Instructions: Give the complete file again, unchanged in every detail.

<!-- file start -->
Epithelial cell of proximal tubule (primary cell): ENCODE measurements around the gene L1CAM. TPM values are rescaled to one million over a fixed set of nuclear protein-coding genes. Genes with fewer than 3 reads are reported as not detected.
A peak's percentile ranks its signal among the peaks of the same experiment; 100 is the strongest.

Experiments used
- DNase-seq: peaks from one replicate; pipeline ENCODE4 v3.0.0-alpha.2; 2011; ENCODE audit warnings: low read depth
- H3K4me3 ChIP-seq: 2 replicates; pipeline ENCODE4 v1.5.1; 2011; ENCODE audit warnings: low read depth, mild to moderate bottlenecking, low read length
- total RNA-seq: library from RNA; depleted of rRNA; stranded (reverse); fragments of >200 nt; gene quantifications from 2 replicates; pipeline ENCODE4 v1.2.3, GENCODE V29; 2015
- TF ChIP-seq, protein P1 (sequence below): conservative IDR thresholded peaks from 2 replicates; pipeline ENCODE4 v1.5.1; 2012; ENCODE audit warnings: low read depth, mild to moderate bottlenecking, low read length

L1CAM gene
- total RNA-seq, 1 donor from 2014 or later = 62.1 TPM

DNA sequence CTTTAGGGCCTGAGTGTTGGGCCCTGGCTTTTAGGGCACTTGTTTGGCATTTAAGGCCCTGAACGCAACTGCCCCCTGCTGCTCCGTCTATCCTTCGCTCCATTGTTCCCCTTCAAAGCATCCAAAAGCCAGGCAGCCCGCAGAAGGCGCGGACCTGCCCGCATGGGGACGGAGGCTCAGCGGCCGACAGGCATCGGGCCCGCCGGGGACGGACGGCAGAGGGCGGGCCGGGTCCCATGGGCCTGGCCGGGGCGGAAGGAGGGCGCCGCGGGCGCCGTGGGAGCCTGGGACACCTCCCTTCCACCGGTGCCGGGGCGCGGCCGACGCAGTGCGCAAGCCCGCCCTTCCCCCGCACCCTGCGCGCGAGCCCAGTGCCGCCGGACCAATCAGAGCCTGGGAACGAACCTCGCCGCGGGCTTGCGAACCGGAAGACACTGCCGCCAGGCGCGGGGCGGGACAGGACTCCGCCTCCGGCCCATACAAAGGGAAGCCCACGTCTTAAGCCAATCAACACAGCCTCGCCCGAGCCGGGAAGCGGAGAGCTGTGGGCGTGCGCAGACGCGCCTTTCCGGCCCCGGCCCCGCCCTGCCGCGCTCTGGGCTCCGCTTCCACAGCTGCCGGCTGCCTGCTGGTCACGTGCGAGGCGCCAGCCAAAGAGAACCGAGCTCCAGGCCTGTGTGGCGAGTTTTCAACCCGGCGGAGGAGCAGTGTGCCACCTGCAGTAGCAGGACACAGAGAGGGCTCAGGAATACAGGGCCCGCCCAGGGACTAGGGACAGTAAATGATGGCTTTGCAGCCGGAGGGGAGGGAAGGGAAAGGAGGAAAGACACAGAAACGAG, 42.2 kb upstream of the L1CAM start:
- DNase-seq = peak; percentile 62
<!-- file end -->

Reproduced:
Epithelial cell of proximal tubule (primary cell): ENCODE measurements around the gene L1CAM. TPM values are rescaled to one million over a fixed set of nuclear protein-coding genes. Genes with fewer than 3 reads are reported as not detected.
A peak's percentile ranks its signal among the peaks of the same experiment; 100 is the strongest.

Experiments used
- DNase-seq: peaks from one replicate; pipeline ENCODE4 v3.0.0-alpha.2; 2011; ENCODE audit warnings: low read depth
- H3K4me3 ChIP-seq: 2 replicates; pipeline ENCODE4 v1.5.1; 2011; ENCODE audit warnings: low read depth, mild to moderate bottlenecking, low read length
- total RNA-seq: library from RNA; depleted of rRNA; stranded (reverse); fragments of >200 nt; gene quantifications from 2 replicates; pipeline ENCODE4 v1.2.3, GENCODE V29; 2015
- TF ChIP-seq, protein P1 (sequence below): conservative IDR thresholded peaks from 2 replicates; pipeline ENCODE4 v1.5.1; 2012; ENCODE audit warnings: low read depth, mild to moderate bottlenecking, low read length

L1CAM gene
- total RNA-seq, 1 donor from 2014 or later = 62.1 TPM

DNA sequence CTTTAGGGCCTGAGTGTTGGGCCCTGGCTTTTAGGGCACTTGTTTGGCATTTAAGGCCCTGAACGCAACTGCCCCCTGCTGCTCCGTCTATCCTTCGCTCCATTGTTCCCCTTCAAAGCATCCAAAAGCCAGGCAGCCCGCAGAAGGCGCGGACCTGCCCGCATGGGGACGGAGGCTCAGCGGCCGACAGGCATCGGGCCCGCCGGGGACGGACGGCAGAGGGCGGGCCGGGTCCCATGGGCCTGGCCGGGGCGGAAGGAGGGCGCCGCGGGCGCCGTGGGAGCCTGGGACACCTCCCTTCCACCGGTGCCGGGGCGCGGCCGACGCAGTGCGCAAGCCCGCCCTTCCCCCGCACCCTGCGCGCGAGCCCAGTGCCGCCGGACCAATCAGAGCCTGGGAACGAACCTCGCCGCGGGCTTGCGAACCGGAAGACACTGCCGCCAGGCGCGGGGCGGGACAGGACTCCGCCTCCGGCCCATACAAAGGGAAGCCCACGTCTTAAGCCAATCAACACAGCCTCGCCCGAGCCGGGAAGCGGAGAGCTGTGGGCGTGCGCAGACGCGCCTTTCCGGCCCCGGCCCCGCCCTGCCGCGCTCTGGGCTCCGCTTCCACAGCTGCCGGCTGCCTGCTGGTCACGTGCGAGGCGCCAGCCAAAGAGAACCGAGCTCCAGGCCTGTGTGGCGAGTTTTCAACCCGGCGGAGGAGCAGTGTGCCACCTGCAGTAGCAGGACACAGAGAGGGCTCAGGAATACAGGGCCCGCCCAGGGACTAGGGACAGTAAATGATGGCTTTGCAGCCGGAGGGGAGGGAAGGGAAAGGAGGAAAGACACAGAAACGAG, 42.2 kb upstream of the L1CAM start:
- DNase-seq = peak; percentile 62